SA’s Musina SEZ counts on Zim for resources Lindiwe Sisulu

Business Writer
South Africa will look to Zimbabwe for resources for its proposed Musina-Makhado Special Economic Zone (SEZ) and this might include transfer of water from dams such as Zhove Dam and Tugwi‐ Mukosi.

The Musina-Makhado SEZ (MMSEZ) is located in the vicinity of the Beitbridge Border Post, which is one of the busiest ports of entry to South Africa and a gateway to the South African Development Community (SADC) countries. Lehlogonolo Masoga, CEO of Musina-Makhado, is quoted by the Global Africa Network saying the MMSEZ has the potential to become an inland intermodal terminal, facilitated by its anchoring position along the North-South Corridor, and directly connecting to the country’s major ports through both N1 road and the Johannesburg-Musina railway line, for the trans-shipment of sea cargo and manufactured goods.

In the interview, back in August this year, Masoga said the MMSEZ will have an energy and metallurgical complex that will include the following plants: Coal Power, Coke, Ferrochrome, Ferromanganese, Pig Iron, Carbon Steel, Stainless Steel, Lime, Silicon-Manganese, Metal Silicon and Calcium Carbide.

This will be complemented by the logistics hub, agro-processing centre, light-to-medium manufacturing industries, SMME Incubation Centre, retail centres, hotels and residential amenities.

South Africa, however, does not have adequate resources for the MMSEZ and will look to neighbouring countries including Zimbabwe.

Responding to questions in the South African parliament back in June 2020, Human Settlements, Water and Sanitation Minister Lindiwe Sisulu, said current and potential source mines for input raw materials for the MMSEZ “have been identified in various Provinces of South Africa, and neighbouring countries like Zimbabwe and Botswana”.

“Other countries like Zimbabwe are also potential supply areas for coal and ferrochrome at which the stricter environmental standards across the two countries shall be applied as per standard adopted international practice,” said Minister Sisulu.

She added that the minerals from neighbouring countries will require the upgrade of import and export terminals and the upgrade of infrastructure like the road and rail bridges over the Limpopo River.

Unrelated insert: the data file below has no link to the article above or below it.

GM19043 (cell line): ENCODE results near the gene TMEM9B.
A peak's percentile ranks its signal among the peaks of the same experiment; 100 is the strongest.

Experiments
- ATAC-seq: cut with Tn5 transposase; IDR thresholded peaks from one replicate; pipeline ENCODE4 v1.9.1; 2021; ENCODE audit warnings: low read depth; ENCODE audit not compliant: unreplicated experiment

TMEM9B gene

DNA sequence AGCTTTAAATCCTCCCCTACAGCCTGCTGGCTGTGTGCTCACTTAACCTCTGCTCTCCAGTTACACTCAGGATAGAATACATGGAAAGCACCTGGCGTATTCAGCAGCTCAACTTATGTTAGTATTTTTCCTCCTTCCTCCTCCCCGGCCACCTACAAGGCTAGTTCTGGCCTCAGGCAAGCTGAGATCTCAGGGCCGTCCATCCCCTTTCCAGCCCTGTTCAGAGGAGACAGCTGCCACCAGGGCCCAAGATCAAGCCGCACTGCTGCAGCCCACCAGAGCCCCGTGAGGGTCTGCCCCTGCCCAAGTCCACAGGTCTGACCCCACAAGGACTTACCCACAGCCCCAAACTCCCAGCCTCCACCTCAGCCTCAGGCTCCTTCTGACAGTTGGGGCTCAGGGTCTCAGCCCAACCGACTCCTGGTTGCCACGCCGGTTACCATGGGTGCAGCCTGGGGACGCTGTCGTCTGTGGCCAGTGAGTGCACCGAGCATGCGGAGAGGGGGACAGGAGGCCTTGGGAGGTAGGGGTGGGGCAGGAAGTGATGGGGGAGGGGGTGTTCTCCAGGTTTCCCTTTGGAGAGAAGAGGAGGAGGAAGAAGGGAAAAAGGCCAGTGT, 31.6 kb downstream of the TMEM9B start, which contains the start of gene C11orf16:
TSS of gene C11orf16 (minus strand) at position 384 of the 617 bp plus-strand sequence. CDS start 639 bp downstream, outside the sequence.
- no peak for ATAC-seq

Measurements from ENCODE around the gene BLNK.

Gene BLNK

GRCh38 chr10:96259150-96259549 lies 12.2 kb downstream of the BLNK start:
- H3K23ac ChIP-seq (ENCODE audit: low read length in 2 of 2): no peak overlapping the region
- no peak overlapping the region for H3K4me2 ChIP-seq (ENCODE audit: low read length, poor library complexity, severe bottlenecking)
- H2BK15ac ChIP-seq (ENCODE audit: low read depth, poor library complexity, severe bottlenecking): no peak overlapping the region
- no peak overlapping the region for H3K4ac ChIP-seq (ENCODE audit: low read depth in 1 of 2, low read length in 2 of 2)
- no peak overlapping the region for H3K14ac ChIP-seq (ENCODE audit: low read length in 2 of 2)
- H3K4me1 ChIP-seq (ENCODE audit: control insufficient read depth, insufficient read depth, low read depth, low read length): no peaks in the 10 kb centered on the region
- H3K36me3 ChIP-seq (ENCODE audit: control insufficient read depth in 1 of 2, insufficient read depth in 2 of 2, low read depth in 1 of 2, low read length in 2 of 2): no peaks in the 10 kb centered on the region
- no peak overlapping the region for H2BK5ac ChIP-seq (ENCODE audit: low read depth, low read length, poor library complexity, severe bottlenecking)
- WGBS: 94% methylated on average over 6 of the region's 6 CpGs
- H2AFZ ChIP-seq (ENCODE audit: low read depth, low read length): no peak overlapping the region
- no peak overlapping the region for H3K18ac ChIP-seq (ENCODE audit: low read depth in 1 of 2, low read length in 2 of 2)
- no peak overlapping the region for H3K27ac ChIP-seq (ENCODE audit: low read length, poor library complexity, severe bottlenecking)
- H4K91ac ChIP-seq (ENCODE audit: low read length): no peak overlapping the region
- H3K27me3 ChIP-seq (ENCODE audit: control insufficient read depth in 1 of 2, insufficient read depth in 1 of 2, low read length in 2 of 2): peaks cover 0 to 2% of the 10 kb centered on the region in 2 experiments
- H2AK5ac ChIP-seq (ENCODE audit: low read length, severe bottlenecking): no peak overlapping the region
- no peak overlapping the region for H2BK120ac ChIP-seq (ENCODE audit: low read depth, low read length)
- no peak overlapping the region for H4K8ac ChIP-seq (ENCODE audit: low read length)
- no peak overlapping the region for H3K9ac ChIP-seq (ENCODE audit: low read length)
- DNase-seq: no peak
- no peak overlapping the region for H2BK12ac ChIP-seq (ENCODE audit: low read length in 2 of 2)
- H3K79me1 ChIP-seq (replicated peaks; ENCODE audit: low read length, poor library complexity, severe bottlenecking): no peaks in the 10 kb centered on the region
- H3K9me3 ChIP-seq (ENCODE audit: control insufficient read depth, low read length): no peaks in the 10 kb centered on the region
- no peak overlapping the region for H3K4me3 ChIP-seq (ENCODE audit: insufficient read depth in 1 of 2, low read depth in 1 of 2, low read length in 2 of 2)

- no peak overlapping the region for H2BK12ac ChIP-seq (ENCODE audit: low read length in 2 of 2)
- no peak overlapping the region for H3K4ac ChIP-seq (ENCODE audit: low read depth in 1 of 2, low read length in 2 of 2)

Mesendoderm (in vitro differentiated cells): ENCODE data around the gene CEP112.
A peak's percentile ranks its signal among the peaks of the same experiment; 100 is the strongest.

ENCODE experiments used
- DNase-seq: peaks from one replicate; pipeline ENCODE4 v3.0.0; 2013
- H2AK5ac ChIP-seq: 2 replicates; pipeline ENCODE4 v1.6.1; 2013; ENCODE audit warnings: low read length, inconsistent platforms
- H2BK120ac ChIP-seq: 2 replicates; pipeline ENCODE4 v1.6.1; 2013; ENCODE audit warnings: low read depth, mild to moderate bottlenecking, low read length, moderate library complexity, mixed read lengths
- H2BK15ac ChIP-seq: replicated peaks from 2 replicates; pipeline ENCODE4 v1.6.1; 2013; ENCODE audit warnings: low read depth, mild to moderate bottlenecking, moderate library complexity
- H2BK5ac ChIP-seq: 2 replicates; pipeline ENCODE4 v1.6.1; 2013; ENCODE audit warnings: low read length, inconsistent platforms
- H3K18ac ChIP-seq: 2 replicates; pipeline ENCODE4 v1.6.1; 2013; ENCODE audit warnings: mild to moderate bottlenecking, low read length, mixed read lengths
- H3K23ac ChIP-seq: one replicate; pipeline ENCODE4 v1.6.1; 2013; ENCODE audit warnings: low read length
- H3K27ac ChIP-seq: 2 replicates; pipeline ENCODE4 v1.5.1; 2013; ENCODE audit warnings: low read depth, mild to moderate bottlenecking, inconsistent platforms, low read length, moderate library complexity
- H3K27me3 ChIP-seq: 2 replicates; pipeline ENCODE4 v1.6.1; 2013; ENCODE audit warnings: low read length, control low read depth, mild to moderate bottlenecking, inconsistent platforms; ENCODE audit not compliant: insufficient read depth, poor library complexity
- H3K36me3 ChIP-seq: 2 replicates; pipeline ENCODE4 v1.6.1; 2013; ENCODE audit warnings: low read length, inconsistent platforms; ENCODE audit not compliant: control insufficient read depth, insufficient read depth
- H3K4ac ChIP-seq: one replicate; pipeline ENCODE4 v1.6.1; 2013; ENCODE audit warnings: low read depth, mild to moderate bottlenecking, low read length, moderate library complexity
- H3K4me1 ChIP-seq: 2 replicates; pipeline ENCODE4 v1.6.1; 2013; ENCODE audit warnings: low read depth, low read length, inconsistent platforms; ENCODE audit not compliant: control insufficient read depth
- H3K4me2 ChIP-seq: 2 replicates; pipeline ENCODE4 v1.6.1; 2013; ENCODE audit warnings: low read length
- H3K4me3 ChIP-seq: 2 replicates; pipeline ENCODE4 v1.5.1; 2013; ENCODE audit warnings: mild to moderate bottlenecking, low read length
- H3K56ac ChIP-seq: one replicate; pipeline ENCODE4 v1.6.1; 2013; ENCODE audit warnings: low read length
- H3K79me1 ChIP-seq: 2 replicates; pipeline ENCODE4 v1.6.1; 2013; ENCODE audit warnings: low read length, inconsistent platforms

Among other benefits the new MMSEZ will have is potential expansion of agricultural production in both Zimbabwe and South Africa due to increased water availability arising from the water resources developments for the SEZ, according to Minister Sisilu.

Interestingly Zimbabwe is also seen as a source of water supplies.

According to Minister Sisulu, there is already a Zimbabwe-South Africa Joint Water Commission, which as at June 2020, was about to initiate “planning studies to investigate water resource development options in Zimbabwe for the benefit of both countries.”

She said since the signing of the agreement, the technical teams of both countries have been continuously meeting to initiate the joint studies and to make updates on water related issues of mutual interest to both parties.

Minister Sisilu’s comments about Zimbabwe as a potential source of water for the MMSEZ are also in line with the Draft Reconciliation Strategy for the Limpopo Water Management Area North Reconciliation Strategy (The Draft) dated September 2016.

The Draft speaks of potential for transferring water to the MMSEZ from Zimbabwe’s Zhove Dam. Part of the draft reads:

“A transfer from Zimbabwe, is a potential intervention that was considered as part of the feasibility study for the Mutasshi/Musina Corridor Bulk Water Supply Scheme(DWA, 2013b).

“The aforementioned study established that about 30 million m3/a of raw water can be purchased from the Zimbabwe National Water Authority (ZINWA).

“It is proposed that the water released from Zhove Dam be abstracted as surface water from the Limpopo River on the Zimbabwe river banks and treated at the existing WTW located near Beitbridge before being transferred to South Africa.

“This intervention option, however, entails significant negotiations and agreements between South Africa and Zimbabwe to ensure sustainable supply.”

An Environmental Impact Assessment Report for the MMSEZ, dated September 2020, also sees Zimbabwe as a potential water supply source, although an international water user agreement will be required.

Tugwi‐ Mukosi Dam was also identified in the Environmental Impact Assessment Report for the MMSEZ as a “potential project with surplus water that could be diverted to South Africa.”

Another dam, Kondo — Chitowe Dam is also said to have potential to sustain both Zimbabwean and South African water demand. The Environmental Impact Assessment Report for the MMSEZ, however, points out that additional water that will potentially be obtained from Zimbabwe is also uncertain as Zimbabwe is also experiencing limited availability of water.

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